While most of the sites are free, three charge for admittance. One ticket gets you into all three, but only within the same day, so it is cheaper to see them all at once. Vithalla is a large temple complex featuring a stunning 100-column hall, a large chariot-shaped shrine and several mandapas. It is shrouded in mystery as it was built after the destruction of the capital, but no one knows under what circumstances. Next is the Lotus Mahal, a symmetrical open-air pavilion which is one of the best preserved sites in Hampi. The gracefully arched building is framed by extensive grounds and a watchtower in the distance. Finally, the elephant stables, 12 chambers that would have fit two elephants each, now stand empty and silent. Because of the religious significance of the site, there is no alcohol served in Hampi, although it is possible to get it in neighbouring towns or across the river at certain guest houses. Also, when visiting temples, it is important to dress appropriately, which means covering up bare arms, shoulders and legs. And unlike Goa, Hampi is largely a vegetarian-only town, so do not be surprised to see a distinct lack of meat on many menus.
1. Why the writer uses the word ‘decadence’ to describe the beach life in Goa?
2. Make sentences with ‘trappings’ and ‘decadence’.
3. Why does the author suggest tourists to include Hampi in their travel itinerary?
4. Make sentences with words ‘pillage’, and ‘lumber’.
5. Which are the temples a tourist likely to see in the temple complex? How do they go around?
6. Describe the sunset in Hampi.
7. How is the marriage of Virupaksha and Champa celebrated?
8. Describe the Vithalla complex. What mystery surrounds it?
9. Describe the Lotus Mahal.
10. What precautions with regard to dress and food a visitor should adopt while on a trip to Hampi?
1. Goa attracts tourists who flock to its beaches for lazying around enjoying liquor, drugs, sex, and non-stop music. All these are the characteristics of people who have a non-serious, indulgent mind-set. They don’t consider liquor, sex, and drugs as immoral and sinful. So, the author identifies Goa with decadence.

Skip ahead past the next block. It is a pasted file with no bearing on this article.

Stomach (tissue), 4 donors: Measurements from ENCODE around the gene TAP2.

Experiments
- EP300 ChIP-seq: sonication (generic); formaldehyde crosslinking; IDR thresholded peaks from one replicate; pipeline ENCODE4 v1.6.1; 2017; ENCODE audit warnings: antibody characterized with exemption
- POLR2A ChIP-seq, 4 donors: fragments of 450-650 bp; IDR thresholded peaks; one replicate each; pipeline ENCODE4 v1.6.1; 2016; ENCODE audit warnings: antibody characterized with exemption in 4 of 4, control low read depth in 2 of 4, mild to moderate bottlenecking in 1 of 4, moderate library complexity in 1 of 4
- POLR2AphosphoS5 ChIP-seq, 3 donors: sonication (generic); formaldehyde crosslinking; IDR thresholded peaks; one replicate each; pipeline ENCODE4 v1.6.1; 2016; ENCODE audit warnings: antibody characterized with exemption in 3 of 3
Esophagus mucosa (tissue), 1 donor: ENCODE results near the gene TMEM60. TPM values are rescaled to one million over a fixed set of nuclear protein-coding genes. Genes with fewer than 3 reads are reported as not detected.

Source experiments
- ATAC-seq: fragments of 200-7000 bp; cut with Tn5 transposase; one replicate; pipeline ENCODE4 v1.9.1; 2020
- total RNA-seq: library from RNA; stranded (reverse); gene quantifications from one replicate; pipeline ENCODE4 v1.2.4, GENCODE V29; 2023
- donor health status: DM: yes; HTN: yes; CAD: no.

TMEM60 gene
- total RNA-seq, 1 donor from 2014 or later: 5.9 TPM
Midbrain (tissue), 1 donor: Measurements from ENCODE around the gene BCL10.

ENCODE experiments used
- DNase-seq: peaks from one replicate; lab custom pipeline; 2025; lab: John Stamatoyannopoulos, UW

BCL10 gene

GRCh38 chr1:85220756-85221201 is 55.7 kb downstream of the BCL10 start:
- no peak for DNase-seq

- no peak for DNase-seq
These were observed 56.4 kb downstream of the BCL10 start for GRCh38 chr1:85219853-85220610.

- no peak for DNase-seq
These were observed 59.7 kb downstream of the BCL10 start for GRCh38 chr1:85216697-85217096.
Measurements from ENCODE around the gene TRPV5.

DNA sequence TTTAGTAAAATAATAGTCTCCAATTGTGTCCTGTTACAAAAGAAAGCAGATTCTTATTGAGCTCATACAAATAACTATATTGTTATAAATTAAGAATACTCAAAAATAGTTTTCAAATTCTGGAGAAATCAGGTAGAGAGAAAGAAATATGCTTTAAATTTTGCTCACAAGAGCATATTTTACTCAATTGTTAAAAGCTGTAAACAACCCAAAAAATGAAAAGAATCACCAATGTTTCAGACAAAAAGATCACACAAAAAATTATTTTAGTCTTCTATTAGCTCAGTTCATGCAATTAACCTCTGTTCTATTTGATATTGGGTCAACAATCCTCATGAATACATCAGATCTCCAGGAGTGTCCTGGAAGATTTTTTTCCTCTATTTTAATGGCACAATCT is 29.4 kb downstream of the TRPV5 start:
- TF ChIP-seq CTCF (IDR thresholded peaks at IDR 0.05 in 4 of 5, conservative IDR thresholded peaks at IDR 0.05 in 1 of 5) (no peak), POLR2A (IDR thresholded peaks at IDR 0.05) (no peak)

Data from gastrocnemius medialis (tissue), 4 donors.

2. Trappings – Politicians, the world over, find it hard to relinquish their offices because the trappings of powr like government bungalow, car, office, and the public attention prove to be too aluring for them.
Decadence – The decadence and continuous infighting of the small Hindu rulers made it easy for a small band of disciplined British traders to raise an army and occupy the whole of India.
3. Being the capital of the powerful and sprawling Vijayanagara empire, Hampi had become the symbol of culture, affluence, and power of the the dynasty who had built in a vast area of 25 sq.km. Although most of it was ravaged by Muslim invaders, yet even the ruins exude the richness and majesty of the empire. The relics stand as mute witnesses of the vibrant life that existed then. The whole place has many temples that add an aura of spirituality to the complex. The tourists should visit this place to get a feel of the greatness of the civilization that existed then.
4. Pillage – The Somnath Temple was pillaged a number of times for its vast treasure of gold, silver and stones etc.
Lumber – An old, over-loaded truck lumbered past our house at midnight waking me up from my bed in fright.
5. The temple complex has a plethora of temples of different gods. These temples belong to Sri Krishna, Ganesha, and Badava Linga. Nearby, there is another temple dedicated to Shiva.
6. The sunset in Hampi offers a spectacular view of the setting Sun and the terrain full of boulders and rocks. The golden light of the Sun falls on the earth changing the color of the stones and the rocks from grey to orange-red. Hordes of spectators gather to watch the sight.
7. In November-December each year, the ceremonial marriage ceremony of Virupaksha and Champa takes place with a lot of fanfare. A chariot is drawn with the deities mounted on it. Devotees offer prayers. The function takes place at night. A lot of drum-beating accompanies the function.
8. The Vithalla Complex is a fairly large area where 100 pillars stand to support the roof. It presents a splendid architectural sight. No information is available about who got such a beautiful and large hall built. Mystery shrouds the matter.
9. The Lotus Mahal is one of the most beautiful, and best preserved sites. It is a symmetrical open air pavilion. A watch tower stands close to it. The gracefully arched building is framed by grounds.
10. The visitors are expected to dress decently covering their bodies. Non-vegetarian food is difficult to get. So, one should refrain from it. Drinking liquor is also discouraged in the area.